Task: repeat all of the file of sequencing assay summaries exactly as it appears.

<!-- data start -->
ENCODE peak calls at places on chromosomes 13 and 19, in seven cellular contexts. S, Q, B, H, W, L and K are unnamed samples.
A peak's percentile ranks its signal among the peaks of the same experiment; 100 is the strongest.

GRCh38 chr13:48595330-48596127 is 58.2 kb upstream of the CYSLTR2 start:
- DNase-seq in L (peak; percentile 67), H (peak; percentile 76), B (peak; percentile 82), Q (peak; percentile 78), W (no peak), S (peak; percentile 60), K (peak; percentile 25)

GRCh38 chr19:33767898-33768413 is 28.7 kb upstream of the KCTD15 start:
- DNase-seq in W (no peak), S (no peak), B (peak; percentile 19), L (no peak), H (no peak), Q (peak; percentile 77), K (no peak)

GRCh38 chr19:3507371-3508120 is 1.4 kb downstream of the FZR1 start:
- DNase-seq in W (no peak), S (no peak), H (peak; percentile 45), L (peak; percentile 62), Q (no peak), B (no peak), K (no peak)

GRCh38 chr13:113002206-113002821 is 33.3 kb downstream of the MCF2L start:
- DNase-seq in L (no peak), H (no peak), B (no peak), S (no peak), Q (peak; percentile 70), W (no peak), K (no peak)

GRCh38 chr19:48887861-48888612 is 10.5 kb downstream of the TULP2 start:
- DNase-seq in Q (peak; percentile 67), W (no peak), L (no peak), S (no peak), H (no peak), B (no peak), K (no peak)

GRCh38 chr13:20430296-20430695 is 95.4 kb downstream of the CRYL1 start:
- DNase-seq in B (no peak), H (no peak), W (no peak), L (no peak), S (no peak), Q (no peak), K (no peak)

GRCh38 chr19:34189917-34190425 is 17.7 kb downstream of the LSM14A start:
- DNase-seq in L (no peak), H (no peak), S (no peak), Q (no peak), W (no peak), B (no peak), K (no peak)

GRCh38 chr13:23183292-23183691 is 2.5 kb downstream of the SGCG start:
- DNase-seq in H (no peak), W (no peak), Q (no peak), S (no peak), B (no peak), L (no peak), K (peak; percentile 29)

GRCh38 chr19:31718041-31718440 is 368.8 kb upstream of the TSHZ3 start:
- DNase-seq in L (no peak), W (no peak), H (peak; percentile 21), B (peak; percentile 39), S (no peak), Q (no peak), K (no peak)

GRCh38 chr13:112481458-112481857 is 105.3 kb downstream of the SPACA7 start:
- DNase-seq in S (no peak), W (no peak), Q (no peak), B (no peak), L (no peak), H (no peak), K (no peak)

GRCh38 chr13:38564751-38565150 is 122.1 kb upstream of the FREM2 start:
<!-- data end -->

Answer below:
ENCODE peak calls at places on chromosomes 13 and 19, in seven cellular contexts. S, Q, B, H, W, L and K are unnamed samples.
A peak's percentile ranks its signal among the peaks of the same experiment; 100 is the strongest.

GRCh38 chr13:48595330-48596127 is 58.2 kb upstream of the CYSLTR2 start:
- DNase-seq in L (peak; percentile 67), H (peak; percentile 76), B (peak; percentile 82), Q (peak; percentile 78), W (no peak), S (peak; percentile 60), K (peak; percentile 25)

GRCh38 chr19:33767898-33768413 is 28.7 kb upstream of the KCTD15 start:
- DNase-seq in W (no peak), S (no peak), B (peak; percentile 19), L (no peak), H (no peak), Q (peak; percentile 77), K (no peak)

GRCh38 chr19:3507371-3508120 is 1.4 kb downstream of the FZR1 start:
- DNase-seq in W (no peak), S (no peak), H (peak; percentile 45), L (peak; percentile 62), Q (no peak), B (no peak), K (no peak)

GRCh38 chr13:113002206-113002821 is 33.3 kb downstream of the MCF2L start:
- DNase-seq in L (no peak), H (no peak), B (no peak), S (no peak), Q (peak; percentile 70), W (no peak), K (no peak)

GRCh38 chr19:48887861-48888612 is 10.5 kb downstream of the TULP2 start:
- DNase-seq in Q (peak; percentile 67), W (no peak), L (no peak), S (no peak), H (no peak), B (no peak), K (no peak)

GRCh38 chr13:20430296-20430695 is 95.4 kb downstream of the CRYL1 start:
- DNase-seq in B (no peak), H (no peak), W (no peak), L (no peak), S (no peak), Q (no peak), K (no peak)

GRCh38 chr19:34189917-34190425 is 17.7 kb downstream of the LSM14A start:
- DNase-seq in L (no peak), H (no peak), S (no peak), Q (no peak), W (no peak), B (no peak), K (no peak)

GRCh38 chr13:23183292-23183691 is 2.5 kb downstream of the SGCG start:
- DNase-seq in H (no peak), W (no peak), Q (no peak), S (no peak), B (no peak), L (no peak), K (peak; percentile 29)

GRCh38 chr19:31718041-31718440 is 368.8 kb upstream of the TSHZ3 start:
- DNase-seq in L (no peak), W (no peak), H (peak; percentile 21), B (peak; percentile 39), S (no peak), Q (no peak), K (no peak)

GRCh38 chr13:112481458-112481857 is 105.3 kb downstream of the SPACA7 start:
- DNase-seq in S (no peak), W (no peak), Q (no peak), B (no peak), L (no peak), H (no peak), K (no peak)

GRCh38 chr13:38564751-38565150 is 122.1 kb upstream of the FREM2 start: